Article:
Observing gravitational waves requires a data analysis strategy, which is in many ways different from conventional astronomical data analysis. There are several reasons why this is so:

- Gravitational wave antennas are essentially omni-directional, with their response better than 50% of the root mean square over 75% of the sky (see Figure 4, right panel, recalling that the rms response is 2/5 of the peak). Hence, data analysis systems will have to carry out all-sky searches for sources.
- Interferometers are typically broadband covering three to four orders of magnitude in frequency. While this is obviously to our advantage, as it helps to track sources whose frequency may change rapidly, it calls for searches to be carried out over a wide range of frequencies.
- In Einstein’s theory, gravitational radiation has two independent states of polarization. Measuring polarization is of fundamental importance (as there are other theories of gravity in which the number of polarization states is more than two and in some theories even dipolar and scalar waves exist [392]) and has astrophysical implications too (for example, gravitational-wave–polarization measurement is one way to resolve the mass-inclination degeneracy of binary systems observed electromagnetically, as discussed in Section 7.1.1). Polarization measurements would be possible with a network of detectors, which means analysis algorithms that work with data from multiple antennas will have to be developed. This should also benefit coincidence analysis and the efficiency of event recognition.
- Unlike typical detection techniques for electromagnetic radiation from astronomical sources, most astrophysical gravitational waves are detected coherently, by following the phase of the radiation, rather than just the energy. That is, the SNR is built up by coherent superposition of many wave cycles emitted by a source. The phase evolution contains more information than the amplitude does and the signal structure is a rich source of the underlying physics. Nevertheless, tracking a signal’s phase means searches will have to be made not only for specific sources but over a huge region of the parameter space for each source, placing severe demands both on the theoretical understanding of the emitted waveforms as well as on the data analysis hardware.
- Finally, gravitational wave detection is computationally intensive. Gravitational wave antennas acquire data continuously for many years at the rate of several megabytes per second. About 1% of this data is signal data; the rest is housekeeping data that monitors the operation of the detectors. The large parameter space mentioned above requires that the signal data be filtered many times for different searches, and this puts big demands on computing hardware and algorithms.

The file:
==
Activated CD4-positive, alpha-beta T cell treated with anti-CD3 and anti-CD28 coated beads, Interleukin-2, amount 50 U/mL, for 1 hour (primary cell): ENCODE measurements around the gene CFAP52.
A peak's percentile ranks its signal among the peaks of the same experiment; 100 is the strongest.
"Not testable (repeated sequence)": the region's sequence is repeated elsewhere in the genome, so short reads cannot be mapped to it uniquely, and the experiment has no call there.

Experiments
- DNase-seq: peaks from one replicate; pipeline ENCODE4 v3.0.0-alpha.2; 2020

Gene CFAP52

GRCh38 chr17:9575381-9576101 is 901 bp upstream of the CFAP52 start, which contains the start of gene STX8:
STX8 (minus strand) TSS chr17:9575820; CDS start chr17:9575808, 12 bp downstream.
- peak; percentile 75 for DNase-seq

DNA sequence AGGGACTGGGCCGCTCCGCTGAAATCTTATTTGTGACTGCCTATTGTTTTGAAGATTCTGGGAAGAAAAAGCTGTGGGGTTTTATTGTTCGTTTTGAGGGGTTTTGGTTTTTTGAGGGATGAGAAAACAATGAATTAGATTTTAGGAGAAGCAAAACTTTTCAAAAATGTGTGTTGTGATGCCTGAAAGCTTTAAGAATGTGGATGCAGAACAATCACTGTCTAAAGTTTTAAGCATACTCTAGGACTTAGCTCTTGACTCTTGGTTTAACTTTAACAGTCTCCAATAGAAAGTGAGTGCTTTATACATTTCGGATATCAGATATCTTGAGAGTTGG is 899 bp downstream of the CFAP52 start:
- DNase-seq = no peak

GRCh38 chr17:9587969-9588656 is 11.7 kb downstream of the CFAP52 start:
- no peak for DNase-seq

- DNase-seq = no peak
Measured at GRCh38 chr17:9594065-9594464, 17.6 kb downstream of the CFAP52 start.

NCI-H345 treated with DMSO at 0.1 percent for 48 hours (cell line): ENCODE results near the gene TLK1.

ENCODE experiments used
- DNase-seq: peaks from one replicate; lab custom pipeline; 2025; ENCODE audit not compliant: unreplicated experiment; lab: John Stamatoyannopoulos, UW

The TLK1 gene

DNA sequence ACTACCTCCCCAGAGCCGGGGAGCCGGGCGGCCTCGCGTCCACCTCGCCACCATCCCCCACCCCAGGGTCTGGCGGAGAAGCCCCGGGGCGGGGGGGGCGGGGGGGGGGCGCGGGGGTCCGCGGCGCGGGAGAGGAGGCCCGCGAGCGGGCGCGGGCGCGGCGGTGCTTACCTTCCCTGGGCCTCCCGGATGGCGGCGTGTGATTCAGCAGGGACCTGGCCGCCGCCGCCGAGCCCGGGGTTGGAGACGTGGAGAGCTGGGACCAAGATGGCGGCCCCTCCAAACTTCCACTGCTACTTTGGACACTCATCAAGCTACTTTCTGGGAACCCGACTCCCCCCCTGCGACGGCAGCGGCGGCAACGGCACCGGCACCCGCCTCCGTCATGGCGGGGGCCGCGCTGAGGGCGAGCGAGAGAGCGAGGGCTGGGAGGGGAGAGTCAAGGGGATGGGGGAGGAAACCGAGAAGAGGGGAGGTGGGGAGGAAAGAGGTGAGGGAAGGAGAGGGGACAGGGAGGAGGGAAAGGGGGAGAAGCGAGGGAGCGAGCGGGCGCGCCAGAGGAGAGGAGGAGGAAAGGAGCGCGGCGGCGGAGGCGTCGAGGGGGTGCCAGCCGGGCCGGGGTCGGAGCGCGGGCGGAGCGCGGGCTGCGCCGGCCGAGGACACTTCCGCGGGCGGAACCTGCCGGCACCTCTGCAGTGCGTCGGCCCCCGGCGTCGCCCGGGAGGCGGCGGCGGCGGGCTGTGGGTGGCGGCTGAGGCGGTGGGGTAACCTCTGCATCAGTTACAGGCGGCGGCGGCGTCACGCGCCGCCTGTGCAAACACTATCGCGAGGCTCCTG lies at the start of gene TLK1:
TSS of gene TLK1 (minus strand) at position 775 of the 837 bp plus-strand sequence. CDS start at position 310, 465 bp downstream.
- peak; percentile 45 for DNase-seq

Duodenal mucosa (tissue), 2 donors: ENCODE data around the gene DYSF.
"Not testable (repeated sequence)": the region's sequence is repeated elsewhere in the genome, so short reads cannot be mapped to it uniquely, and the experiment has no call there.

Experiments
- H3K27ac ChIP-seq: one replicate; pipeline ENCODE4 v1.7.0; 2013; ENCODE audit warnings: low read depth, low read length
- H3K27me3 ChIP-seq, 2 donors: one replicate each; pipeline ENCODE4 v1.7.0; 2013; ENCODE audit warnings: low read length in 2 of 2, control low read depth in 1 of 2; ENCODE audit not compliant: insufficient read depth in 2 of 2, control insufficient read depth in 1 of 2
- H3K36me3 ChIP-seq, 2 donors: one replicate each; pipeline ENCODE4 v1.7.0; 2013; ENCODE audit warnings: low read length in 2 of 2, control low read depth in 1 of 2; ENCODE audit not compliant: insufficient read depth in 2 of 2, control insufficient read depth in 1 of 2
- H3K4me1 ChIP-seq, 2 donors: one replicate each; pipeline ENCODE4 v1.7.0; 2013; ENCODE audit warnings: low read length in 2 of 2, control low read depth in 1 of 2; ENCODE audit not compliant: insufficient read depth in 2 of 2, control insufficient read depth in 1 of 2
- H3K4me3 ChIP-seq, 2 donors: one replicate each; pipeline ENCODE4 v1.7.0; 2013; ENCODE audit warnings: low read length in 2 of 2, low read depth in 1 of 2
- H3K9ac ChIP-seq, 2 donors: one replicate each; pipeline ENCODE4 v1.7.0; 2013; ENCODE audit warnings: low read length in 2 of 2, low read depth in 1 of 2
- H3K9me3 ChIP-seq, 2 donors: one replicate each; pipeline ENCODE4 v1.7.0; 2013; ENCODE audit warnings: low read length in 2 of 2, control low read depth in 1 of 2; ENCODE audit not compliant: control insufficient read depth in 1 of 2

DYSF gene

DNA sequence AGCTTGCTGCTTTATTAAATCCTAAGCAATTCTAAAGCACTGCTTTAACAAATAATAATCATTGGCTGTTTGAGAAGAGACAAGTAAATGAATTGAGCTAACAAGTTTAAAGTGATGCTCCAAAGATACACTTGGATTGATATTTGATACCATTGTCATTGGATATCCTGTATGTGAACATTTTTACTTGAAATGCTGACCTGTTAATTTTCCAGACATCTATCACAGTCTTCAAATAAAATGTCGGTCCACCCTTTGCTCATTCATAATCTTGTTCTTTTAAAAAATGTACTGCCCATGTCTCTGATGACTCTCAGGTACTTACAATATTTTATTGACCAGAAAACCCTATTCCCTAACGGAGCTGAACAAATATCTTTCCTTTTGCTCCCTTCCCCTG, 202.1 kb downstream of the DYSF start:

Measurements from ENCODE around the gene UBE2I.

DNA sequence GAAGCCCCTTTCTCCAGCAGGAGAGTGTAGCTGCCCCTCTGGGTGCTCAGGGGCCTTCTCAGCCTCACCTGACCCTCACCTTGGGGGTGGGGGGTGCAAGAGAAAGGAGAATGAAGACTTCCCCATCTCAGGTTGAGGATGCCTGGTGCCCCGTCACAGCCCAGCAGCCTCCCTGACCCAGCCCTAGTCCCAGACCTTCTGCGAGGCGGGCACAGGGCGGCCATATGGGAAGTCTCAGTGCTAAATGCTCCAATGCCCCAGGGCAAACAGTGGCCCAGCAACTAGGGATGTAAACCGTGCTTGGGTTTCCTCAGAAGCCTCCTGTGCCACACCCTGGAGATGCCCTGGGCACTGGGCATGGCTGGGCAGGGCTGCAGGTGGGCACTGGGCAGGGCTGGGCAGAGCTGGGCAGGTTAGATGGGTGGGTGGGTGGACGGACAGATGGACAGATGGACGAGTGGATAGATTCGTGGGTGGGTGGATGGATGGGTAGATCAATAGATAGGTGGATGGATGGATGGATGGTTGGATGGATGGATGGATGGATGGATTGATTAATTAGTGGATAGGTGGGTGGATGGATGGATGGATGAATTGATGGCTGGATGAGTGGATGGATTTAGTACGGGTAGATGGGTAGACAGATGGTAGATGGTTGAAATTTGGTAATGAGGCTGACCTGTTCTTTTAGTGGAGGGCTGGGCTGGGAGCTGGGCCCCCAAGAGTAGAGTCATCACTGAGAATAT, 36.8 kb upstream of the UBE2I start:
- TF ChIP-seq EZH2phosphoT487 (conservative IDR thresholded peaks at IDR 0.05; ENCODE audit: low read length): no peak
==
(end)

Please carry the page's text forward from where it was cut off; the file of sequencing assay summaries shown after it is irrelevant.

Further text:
Data analysis for broadband detectors has been strongly developed since the mid 1980s [362, 334, 333]. The field has a regular series of annual Gravitational Wave Data Analysis Workshops; the published proceedings are a good place to find current thinking and challenges. Early coincidence experiments with interferometers [273] and bars [32] provided the first opportunities to apply these techniques. Although the theory is now fairly well understood [207], strategies for implementing data analysis depend on available computer resources, data volumes, astrophysical knowledge, and source modeling, and so are under constant revision.

We will begin with a discussion of the matched filtering algorithm and next use it to estimate the SNRs for binary coalescences in various detectors. After that, we will develop the theory of matched filtering further to work out the computational costs to carry out online searches, that is to search at the same rate as the data is acquired. In the final section, we will use the formalism developed in earlier sections to discuss parameter estimation. The foundations of signal analysis lie in the statistics of making “best estimates” of whether a signal is present in noisy data or not. See the Living Review by Jaranowski and Królak [207] for a discussion of this in the gravitational wave context.

5.1 Matched filtering and optimal signal-to-noise ratio

5.1.1 Optimal filter

5.1.2 Optimal signal-to-noise ratio

5.1.3 Practical applications of matched filtering

5.2 Suboptimal filtering methods

5.3 Measurement of parameters and source reconstruction

5.3.1 Ambiguity function

5.3.2 Metric on the space of waveforms

5.3.3 Covariance matrix

5.3.4 Bayesian inference

5.1.1 Optimal filter

5.1.2 Optimal signal-to-noise ratio

5.1.3 Practical applications of matched filtering

5.2 Suboptimal filtering methods

5.3 Measurement of parameters and source reconstruction

5.3.1 Ambiguity function

5.3.2 Metric on the space of waveforms

5.3.3 Covariance matrix

5.3.4 Bayesian inference

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